This series of mysteries, starring an eccentric British archaeologist husband & wife team who are excavating in Egypt at the turn of the century, just gets better and better. They are witty, hilarious, ingeniously crafted mysteries, and fascinating in their depiction of archaeology at that time (Peters, the author, is actually an egyptologist and is correct in every historical and period detail). What makes them special is the relationships between the characters. Peters has assembled an all-star ensemble cast who play against eachother wonderfully. The family relationships in this group of intelligent, competitive, and passionate people are drawn with such skill that you laugh and ache with them. While the earlier books were narrated entirely in the first person by the undauntable Amelia Peabody, this latest book (and also the previous one "Seeing a Large Cat") includes parts told from the viewpoints of other family members, particularly her precocious son Ramses who we watched grow up in preceeding books. Peters captures the generation gap perfectly, deftly exposing the frailties of both groups - the tendency of parents to underestimate their children, and vice-versa. Having read the series from start to finish (about 12 books) I am completely hooked. I can't wait for the next book to see what happens next in the lives of this remarkable group of people Peters has created.
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By Elaine Tomasso TOP 500 REVIEWER on 30 Jan. 2014
Format: Kindle Edition Verified Purchase
The master criminal is back! Amelia & co are back in an Edwardian tale of dastardly criminals, women's rights and general mayhem in Egypt. For series aficionados this is one of the best I have read so far. A convoluted plot full of humour, mockery and tears.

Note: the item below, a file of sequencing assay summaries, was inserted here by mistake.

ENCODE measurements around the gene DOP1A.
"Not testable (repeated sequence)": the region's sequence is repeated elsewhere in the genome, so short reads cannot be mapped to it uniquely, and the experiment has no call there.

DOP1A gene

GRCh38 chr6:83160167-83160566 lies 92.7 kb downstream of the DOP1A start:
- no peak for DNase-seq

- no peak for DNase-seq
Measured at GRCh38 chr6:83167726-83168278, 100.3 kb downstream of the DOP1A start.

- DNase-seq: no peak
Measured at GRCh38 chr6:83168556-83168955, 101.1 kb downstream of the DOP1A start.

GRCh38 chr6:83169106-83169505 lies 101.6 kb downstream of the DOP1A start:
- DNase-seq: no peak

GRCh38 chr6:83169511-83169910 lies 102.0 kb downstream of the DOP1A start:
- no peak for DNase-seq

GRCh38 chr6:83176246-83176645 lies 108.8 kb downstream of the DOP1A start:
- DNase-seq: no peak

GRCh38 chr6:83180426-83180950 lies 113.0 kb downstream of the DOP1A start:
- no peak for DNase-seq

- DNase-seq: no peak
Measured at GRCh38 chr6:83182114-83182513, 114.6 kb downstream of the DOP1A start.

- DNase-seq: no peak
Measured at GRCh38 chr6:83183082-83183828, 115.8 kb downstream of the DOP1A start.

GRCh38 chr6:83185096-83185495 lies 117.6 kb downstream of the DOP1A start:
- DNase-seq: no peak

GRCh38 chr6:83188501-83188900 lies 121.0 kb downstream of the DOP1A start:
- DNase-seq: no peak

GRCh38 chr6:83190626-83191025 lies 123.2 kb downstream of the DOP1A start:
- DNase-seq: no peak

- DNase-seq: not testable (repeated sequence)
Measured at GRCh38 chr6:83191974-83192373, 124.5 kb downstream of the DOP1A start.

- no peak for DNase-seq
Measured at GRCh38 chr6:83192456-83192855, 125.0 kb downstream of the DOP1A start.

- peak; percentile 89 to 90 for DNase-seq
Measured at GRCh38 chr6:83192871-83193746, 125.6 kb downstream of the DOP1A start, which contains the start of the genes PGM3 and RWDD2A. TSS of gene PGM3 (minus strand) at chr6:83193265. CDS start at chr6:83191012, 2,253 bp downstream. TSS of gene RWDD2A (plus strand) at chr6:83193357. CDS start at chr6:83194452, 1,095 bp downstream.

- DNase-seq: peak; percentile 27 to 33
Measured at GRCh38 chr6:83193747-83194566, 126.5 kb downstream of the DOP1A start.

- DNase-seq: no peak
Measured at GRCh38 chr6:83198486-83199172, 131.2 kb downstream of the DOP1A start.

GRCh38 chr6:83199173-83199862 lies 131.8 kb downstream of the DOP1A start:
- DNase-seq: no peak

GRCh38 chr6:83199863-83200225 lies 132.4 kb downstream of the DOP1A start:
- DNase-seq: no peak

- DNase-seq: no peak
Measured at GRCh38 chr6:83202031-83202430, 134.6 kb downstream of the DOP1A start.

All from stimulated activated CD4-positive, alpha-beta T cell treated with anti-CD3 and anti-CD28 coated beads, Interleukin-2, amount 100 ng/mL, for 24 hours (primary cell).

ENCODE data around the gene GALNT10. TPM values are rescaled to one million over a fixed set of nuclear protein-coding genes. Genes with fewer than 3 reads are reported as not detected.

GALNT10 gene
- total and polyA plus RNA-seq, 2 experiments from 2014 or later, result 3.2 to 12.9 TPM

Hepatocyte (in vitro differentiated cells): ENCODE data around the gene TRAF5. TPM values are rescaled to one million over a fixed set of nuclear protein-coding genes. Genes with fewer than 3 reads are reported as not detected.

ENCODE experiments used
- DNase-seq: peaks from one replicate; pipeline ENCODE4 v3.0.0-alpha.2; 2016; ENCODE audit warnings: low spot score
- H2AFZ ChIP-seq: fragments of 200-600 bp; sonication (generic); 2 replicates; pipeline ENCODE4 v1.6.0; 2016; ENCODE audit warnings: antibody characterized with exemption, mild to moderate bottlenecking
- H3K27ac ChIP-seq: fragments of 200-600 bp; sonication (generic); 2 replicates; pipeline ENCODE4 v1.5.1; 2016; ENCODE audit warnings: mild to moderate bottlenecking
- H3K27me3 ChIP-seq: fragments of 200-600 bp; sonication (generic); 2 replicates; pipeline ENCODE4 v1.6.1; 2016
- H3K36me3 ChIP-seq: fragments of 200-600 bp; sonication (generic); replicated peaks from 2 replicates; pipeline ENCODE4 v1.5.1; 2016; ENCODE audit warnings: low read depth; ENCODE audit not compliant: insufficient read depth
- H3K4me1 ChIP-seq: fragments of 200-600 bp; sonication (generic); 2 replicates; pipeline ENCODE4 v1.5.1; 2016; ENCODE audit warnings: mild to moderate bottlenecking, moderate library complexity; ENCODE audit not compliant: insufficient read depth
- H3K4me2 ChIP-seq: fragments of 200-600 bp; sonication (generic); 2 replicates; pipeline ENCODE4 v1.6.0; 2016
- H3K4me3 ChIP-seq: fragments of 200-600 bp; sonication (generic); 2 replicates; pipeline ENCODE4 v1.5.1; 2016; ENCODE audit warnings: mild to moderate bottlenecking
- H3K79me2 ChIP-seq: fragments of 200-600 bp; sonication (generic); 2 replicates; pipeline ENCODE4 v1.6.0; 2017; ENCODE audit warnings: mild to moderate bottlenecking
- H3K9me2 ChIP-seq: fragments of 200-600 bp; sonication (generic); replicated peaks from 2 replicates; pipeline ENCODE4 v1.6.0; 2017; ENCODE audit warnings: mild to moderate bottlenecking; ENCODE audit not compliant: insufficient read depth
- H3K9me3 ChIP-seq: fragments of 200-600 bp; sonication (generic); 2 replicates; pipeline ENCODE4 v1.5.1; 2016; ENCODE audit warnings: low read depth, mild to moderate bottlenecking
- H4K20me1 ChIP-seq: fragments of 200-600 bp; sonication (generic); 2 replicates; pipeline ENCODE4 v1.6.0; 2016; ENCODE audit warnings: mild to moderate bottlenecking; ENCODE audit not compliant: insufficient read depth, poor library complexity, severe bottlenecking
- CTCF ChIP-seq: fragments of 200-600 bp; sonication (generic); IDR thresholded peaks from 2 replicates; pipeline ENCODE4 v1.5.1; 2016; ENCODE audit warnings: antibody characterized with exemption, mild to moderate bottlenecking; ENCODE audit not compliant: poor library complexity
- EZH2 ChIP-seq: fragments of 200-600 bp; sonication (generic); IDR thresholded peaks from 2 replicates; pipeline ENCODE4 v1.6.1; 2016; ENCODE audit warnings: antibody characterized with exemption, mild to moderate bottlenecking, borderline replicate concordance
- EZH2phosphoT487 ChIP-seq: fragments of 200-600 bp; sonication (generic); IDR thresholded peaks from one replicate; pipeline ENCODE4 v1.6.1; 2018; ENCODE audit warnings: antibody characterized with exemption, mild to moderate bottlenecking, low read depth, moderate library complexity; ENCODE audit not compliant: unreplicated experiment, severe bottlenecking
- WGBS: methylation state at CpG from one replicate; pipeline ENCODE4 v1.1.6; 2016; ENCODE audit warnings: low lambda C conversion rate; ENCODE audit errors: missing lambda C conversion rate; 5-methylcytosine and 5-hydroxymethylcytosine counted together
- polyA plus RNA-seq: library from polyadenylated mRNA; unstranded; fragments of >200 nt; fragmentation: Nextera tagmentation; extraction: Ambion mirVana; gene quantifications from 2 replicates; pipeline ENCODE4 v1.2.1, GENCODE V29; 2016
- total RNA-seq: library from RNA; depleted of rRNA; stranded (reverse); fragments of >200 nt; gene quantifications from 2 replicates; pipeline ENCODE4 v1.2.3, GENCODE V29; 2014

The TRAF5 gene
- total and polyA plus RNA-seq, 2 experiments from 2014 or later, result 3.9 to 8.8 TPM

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Format: Paperback
I had read one other story in the Amelia Peabody series before I read "The Ape Who Guards the Balance" (The Ape). "The Ape" occurs before my previous read. As each story solves its mystery, that was not a problem. Nor did I have difficulty jumping into the overarching story of the Emerson family.

Elizabeth Peters writes about the adventures of the Emerson family and their friends, servants and enemies. The family consists of Amelia Peabody Emerson (matriarch) and Radcliffe Emerson (patriarch). Both Amelia and Radcliffe have been with the series from the beginning. Walter (Ramses) is their son and Nefret their ward. In "The Ape" we also have Lia, the daughter of Radcliffe's brother and sister-in-law and their ward, David. All six travel to Egypt for the 1906-07 excavation season.

Their adventures begin before leaving England. A mysterious man appears at a suffragette picket that Amalie and Ramses attend. This man later turns up in connection with a break-in and hauls away a large collection of Egyptian antiques. Shortly after, the stranger also seems to be involved in a kidnapping attempt of Amalie. The entire family suspects an old "enemy", Sethos.

Once they arrive in Egypt, Ramses and David go on an adventure including a stolen papyrus, mysterious strangers and a blackmailing Nefret. The Professor is livid when he finds out what the threesome has done. But he is also intrigued. Then a mysterious bearded man turns up in Egypt as well, and it is not Sethos.

The Emerson family is egalitarian for the time it is written for (and for many families and places today). Nefret has just finished her clinical practice and Peters show us what a feat that was for a woman:

"Acquiring that training had been a struggle in itself.